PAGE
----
Paying a hefty price to be lazy...

Dear Car Talk

Dear Car Talk | Apr 01, 1990

Dear Tom and Ray:

I recently took my 1983 Ford Van back to a dealership for a "minor tune-up." I was presented with a bill of $32 for labor and $18 for eight spark plugs. Two blocks away from the dealership, an auto parts store sells identical plugs for 89 cents each. The dealer's service department charged me $2.25 per plug. Is this a rip off?

RAY: It depends on your point of view, George. Our theory is that the amount that you are willing to pay for something is a function of the extent to which you either CAN'T do it or DON'T FEEL LIKE doing it yourself.

TOM: Let's take something high of the "CAN'T DO" scale, like brain surgery. Most of us CAN'T do that, so doctors can charge an exorbitant amount ($10,500 plus parts), and we don't consider it a rip off.

RAY: We're also willing to pay a hefty price for something high on the "DON'T FEEL LIKE" scale. When it's time to have your septic tank cleaned, is any amount too much to pay?

TOM: Most jobs fall in between the two. Take dining out, for example. When you go to a fancy restaurant, you might order a pasta dish for $11.95 even though you know it's made from only $1.15 worth of ingredients, right?

RAY: Here, there's a combination of "CAN'T" and "DON'T FEEL LIKE" at work. You're paying someone to buy those ingredients (which you don't feel like doing), put them together in a way that tastes great (which you probably can't do), serve them to you in THEIR dining room (which you definitely can't do), and clean up when it's all over (which, according to this note we got here from your wife, you NEVER do). That's why you pay $11.95 for $1.15 worth of pasta and spices.

RAY: And that's also why you pay $2.25 for an 89c spark plug. A tune-up is a job most people can't do themselves, and even if they could, many would rather spend their day-off doing something else.

TOM: I know what you're going to say, George. You're still wondering why there's a markup on the parts. You thought you covered the mechanic's cost when you paid $32 for labor, right?. But you didn't cover all of it. And for some reason, we aren't willing to pay mechanics what mechanics think they're worth. So instead of charging a higher labor rate, repair shops hide some of their profit in the re-sale of parts.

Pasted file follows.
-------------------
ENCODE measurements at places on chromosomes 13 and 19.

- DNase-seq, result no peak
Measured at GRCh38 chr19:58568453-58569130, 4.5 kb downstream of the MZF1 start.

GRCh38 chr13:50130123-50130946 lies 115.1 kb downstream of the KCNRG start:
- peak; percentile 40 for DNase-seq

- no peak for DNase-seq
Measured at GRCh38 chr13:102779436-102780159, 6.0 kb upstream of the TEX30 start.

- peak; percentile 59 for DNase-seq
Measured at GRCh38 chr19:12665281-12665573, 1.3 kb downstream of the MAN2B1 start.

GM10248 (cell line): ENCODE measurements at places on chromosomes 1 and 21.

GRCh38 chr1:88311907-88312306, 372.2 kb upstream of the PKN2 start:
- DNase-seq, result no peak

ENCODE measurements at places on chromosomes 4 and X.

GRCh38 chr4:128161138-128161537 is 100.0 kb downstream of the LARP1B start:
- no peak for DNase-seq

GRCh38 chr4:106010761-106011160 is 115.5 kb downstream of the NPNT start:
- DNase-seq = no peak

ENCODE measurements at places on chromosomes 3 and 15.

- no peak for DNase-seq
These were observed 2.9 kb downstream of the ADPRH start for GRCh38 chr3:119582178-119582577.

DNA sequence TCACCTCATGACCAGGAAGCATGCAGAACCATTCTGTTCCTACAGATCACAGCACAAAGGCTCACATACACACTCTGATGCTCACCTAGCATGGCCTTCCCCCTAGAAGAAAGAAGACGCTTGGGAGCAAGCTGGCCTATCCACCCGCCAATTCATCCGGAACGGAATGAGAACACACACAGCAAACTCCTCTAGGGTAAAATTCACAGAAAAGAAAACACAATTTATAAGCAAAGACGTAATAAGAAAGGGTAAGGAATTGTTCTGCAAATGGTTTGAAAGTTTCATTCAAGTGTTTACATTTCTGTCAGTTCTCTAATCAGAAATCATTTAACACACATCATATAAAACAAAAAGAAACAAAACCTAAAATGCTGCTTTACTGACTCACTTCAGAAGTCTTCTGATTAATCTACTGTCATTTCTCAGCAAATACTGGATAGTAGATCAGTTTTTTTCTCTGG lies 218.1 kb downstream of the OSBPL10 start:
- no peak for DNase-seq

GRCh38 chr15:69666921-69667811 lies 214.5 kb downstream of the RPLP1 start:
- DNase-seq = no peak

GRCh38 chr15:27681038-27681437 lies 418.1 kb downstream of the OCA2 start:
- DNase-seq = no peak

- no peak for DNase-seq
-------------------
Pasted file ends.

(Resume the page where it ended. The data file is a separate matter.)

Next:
RAY: If they thought we would pay it, mechanics would simply charge $60 an hour for labor. People don't hesitate to pay a plumber $60 an hour to track mud on the carpet and stop a leaky faucet, but a car mechanic who charges $60 an hour is called a crook (in fact, mechanics are called crooks no matter how much they charge!). And to be fair, we should point out that the plumber is also adding a healthy markup to the faucet he replaces for you. We don't condone this, but it has become standard practice in almost all repair businesses.

TOM: So the decision is up to you, George. Weigh the cost of the minor tune-up on your own "CAN'T DO/DON'T FEEL LIKE DOING" scale. If you'd rather do it yourself, go to the auto parts store and buy the spark plugs for 89 cents each. With all the money you save, you can go to a nice restaurant and have a pasta dinner for $11.95. Heck! You'll save so much money, you could even order one of their $3.99 bottles of wine (that's the one on the wine list that sells for $30)!

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